Giant sails were scattered along the horizon of Milwaukee’s Lakefront as the annual Queen’s Cup, one of the most prestigious yachting events in the nation, launched across Lake Michigan on June 23.

The sailing race stretched 76 nautical miles from the South Shore Yacht Club (SSYC) to the finish line about ten hours away in South Haven, Michigan with close to 150 vessels competing in 13 division classifications.

“This is our 79th sailing of the Queen’s Cup Race,” said Jerry Kedziora, Vice Commodore and Special Events Committee chair. “The racers sail for an overall trophy called the Queen’s Cup, which was originally awarded to an American yacht named Silvie that won second place in England. The trophy was first awarded in 1853, and it’s one of the oldest yacht racing trophies in the world.”

In technical terms, the cup was not a Queen’s Cup, because only British yachts were able to win a cup offered by Queen Victoria. But the name reflects her involvement with trophy itself, which has a long and interesting history.

The American racing sloop Silvie unexpectedly won second place on August 19, 1853 in a regatta scheduled by the Royal Yacht Squadron that was raced off Cowes, England. With no provision for a win by foreigners, the Queen had a special trophy cup commissioned. It was brought back to the New York Yacht Club, Silvie’s home port, and the relic went through a couple periods of obscurity.

While cleaning out a family storeroom, Walter Hull discovered an exquisite rosewood box holding the cup. Hull treasured it for the rest of his life until 1987 when he deeded it to South Shore Yacht Club for an annual race across Lake Michigan that always started from the South Shore Yacht Club and was open to all yachts of a recognized yacht club on the Great Lakes.

The whole concept of yachting can be a little intimidating, and most people do not feel it is accessible because the huge boats are expensive. But for the owners, it is how they and their families spend time together instead of buying airline tickets for trips or making other investments.

“The South Shore Yacht Club is a great opportunity to connect with folks from the Bay View neighborhood and people in the sailing community,” said Patty Thompson, Membership Committee Chair. “We get a lot of visitors from all over the place, the slips are filled with people from Michigan and the Chicago area. They come here specifically so they could start to sail across the Lake. So the Queen’s Cup is another chance for us to open up our doors and be hospitable. We try to make sure people know that they’re welcome here.”

Individuals do not need to own a boat to be able to sail either. Many SSYC members are very generous with their boats. Thompson said that if anyone wants to go sailing they should show up at SSYC and ask to join a sailing crew.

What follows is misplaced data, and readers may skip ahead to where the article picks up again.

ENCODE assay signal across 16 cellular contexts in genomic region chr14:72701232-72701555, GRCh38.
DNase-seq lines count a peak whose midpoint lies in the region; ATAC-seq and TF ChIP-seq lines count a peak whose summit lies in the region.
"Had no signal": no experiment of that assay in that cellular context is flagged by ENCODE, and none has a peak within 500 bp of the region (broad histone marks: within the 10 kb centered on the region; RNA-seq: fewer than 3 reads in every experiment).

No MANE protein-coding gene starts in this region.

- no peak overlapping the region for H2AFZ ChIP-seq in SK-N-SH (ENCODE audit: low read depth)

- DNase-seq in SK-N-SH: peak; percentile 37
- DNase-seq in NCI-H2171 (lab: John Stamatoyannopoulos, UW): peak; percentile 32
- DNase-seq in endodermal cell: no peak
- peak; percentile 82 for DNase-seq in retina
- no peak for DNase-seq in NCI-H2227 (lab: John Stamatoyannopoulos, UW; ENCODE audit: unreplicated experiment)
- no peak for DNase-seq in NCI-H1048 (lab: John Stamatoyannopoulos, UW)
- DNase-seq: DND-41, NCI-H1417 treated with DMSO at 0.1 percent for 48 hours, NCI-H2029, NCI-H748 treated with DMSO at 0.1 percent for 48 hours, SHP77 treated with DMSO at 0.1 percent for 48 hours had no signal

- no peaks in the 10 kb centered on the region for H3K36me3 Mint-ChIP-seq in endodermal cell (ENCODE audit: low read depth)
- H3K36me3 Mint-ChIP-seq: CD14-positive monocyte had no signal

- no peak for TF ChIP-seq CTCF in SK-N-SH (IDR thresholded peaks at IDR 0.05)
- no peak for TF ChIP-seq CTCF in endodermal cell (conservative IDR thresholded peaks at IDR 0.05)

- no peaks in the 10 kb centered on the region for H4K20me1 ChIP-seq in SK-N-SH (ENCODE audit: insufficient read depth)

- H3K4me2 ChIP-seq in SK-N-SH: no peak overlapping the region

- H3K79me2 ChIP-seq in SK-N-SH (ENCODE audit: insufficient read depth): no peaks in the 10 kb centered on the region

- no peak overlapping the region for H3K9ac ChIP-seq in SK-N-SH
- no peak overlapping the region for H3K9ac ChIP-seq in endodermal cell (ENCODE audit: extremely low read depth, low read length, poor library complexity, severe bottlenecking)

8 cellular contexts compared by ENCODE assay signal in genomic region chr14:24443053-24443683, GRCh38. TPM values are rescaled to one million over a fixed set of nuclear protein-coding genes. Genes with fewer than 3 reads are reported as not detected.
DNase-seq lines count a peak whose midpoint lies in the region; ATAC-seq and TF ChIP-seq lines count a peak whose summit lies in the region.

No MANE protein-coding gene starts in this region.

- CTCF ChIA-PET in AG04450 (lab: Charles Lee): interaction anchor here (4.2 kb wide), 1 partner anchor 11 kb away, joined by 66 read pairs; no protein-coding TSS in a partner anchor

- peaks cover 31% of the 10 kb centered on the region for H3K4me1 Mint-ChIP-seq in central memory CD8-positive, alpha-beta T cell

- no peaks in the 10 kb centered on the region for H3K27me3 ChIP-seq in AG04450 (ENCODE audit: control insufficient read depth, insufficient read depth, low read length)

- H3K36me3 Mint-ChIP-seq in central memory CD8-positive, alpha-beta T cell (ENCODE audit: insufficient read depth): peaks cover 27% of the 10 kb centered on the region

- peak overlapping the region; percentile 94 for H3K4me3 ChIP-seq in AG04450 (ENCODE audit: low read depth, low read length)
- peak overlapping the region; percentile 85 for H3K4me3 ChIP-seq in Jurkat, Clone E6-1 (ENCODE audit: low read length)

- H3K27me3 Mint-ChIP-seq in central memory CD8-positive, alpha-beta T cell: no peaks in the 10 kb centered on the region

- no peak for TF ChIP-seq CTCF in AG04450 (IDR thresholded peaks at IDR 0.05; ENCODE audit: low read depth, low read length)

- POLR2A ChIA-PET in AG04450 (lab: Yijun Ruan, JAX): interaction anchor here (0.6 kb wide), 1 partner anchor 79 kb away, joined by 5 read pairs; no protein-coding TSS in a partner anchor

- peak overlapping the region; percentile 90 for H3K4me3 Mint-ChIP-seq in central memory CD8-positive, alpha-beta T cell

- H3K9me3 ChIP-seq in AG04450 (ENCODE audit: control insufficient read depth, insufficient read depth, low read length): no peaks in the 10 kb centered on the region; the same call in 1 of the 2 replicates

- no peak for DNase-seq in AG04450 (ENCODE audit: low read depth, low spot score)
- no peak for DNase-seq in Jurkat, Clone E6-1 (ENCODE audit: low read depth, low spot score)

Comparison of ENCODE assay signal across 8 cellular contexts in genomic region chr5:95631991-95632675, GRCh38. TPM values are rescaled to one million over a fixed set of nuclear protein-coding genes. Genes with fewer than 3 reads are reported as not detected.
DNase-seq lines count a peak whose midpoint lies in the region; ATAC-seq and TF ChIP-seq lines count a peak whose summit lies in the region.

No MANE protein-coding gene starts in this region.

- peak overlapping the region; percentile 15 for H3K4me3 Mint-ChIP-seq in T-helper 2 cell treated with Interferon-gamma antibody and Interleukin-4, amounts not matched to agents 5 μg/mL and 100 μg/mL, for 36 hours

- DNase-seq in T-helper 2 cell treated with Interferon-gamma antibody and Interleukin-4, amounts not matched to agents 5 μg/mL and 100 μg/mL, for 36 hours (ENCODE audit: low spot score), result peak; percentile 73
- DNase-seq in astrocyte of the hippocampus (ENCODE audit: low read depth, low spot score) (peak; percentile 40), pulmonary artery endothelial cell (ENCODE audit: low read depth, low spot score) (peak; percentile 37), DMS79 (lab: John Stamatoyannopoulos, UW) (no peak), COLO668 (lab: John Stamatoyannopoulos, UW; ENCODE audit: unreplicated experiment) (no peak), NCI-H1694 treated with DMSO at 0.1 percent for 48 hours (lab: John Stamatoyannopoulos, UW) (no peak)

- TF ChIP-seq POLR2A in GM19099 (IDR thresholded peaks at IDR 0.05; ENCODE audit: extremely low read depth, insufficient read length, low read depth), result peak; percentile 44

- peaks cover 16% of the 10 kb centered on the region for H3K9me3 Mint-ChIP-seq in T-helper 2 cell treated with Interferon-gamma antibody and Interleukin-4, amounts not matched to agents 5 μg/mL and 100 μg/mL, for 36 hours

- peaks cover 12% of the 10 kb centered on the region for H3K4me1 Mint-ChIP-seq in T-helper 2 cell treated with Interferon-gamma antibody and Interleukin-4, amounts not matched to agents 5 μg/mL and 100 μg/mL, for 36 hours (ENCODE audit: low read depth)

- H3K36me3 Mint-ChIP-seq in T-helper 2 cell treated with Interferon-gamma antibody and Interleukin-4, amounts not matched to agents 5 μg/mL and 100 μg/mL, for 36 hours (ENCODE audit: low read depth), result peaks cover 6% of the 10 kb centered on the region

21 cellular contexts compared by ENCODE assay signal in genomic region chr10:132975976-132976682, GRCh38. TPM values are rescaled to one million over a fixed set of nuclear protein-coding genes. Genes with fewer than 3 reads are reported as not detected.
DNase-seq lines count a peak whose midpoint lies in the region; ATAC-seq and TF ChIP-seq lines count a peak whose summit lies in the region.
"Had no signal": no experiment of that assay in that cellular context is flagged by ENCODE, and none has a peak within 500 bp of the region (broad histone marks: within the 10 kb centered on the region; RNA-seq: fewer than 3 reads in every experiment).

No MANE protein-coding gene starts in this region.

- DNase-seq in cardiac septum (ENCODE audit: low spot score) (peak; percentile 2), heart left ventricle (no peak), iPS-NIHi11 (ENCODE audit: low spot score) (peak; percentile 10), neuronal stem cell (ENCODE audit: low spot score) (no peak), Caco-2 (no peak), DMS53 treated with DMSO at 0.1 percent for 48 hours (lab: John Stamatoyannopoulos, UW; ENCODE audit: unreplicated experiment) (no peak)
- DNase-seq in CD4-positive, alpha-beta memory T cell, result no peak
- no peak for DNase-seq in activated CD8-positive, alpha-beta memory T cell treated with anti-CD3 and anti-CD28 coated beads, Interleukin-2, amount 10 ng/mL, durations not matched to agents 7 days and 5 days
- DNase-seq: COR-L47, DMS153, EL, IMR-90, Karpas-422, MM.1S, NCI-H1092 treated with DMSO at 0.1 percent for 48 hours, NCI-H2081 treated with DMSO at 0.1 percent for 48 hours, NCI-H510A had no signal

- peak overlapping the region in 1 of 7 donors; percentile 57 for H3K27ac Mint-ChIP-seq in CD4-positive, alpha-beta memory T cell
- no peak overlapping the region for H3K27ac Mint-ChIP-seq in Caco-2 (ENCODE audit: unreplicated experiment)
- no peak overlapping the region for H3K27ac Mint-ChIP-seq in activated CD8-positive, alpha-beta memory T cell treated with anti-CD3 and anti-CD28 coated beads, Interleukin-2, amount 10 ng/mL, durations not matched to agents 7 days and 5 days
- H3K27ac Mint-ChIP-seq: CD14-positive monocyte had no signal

Competitive sailing has been a catalyst of economic development in coastal cities. Both Bay View and downtown Milwaukee directly benefit from the financial stimulus that the Queen’s Cup brings to local businesses every year. Visitors and sailors alike are often amazed at the ability to go boating on such a large reserve of freshwater.

“As a matter of fact, about 40% of the SSYC members are social members. A lot of them have the opportunity to race on other people’s boats, because we have a very active racing fleet,” added Kedziora, who has been sailing since the mid-1970s.

SSYC was founded in 1913, and in early years of the Queen’s Cup race the trophy was awarded according the Universal Fleet Rule that dominated racing on Lake Michigan. Over time it became less popular and the number of cruising-type boats increased. The South Shore Yacht Club Race Committee decided to award the cup alternately to the different cruising fleets.

“The South Shore Yacht Club been around for over one hundred years, and I think it’s had a big influence on the Bay View community all during that time,” said John Liebenstein, who started sailing in his 40s and continues to compete at 80, with a win in his division at a previous Queen’s Cup. “My mother used to come to dances on the old lumber schooner that was semi-sunk for what was the first yacht club, LILLY E, and she used to tell me about those experiences when I was growing up.”

The first race was took place in 1938, and it has run every year since then. The names of winners were once engraved on the cup itself, but that space ran out quickly. The winners now get their name added to a plaque that is displayed next to the cup inside the yacht club.

The Queen’s Cup goes to the boat that finishes the race with the top corrected time. The Silvie Trophy goes to the first boat to finish the race, regardless of corrected time. The American Trophy goes to the South Shore Yacht Club boat with the best corrected time.

The trophy is so intricate that the original makers, who are still in business in St. Martins, England, no longer have the craftsmen to reproduce or repair the cup should it become damaged.

“When you grow up in the Bay View neighborhood around Lake Michigan, sailing gets in your blood,” said Liebenstein. “I think it’s fun during the race when you have a medium size boat, about 30-feet in length, and you’re all by yourself on the other side of Lake Michigan around one o’clock in the morning. Then you start to hear sounds like a freight train coming, and you look around to see the big guys with 80-footers roaring past. It’s kind of thrilling.”

Queen’s Cup 2017: Winners by Division

• Cruising Fleet
• Section 10
• Section 9
• Section 8
• Section 7
• Section 6
• Section 5, B 40.7
• Section 4
• Section 3, J111
• Section 2
• Section 1
• Multihull Fleet
• Short Handed

Turning Point
No Quarter
Nelda Ray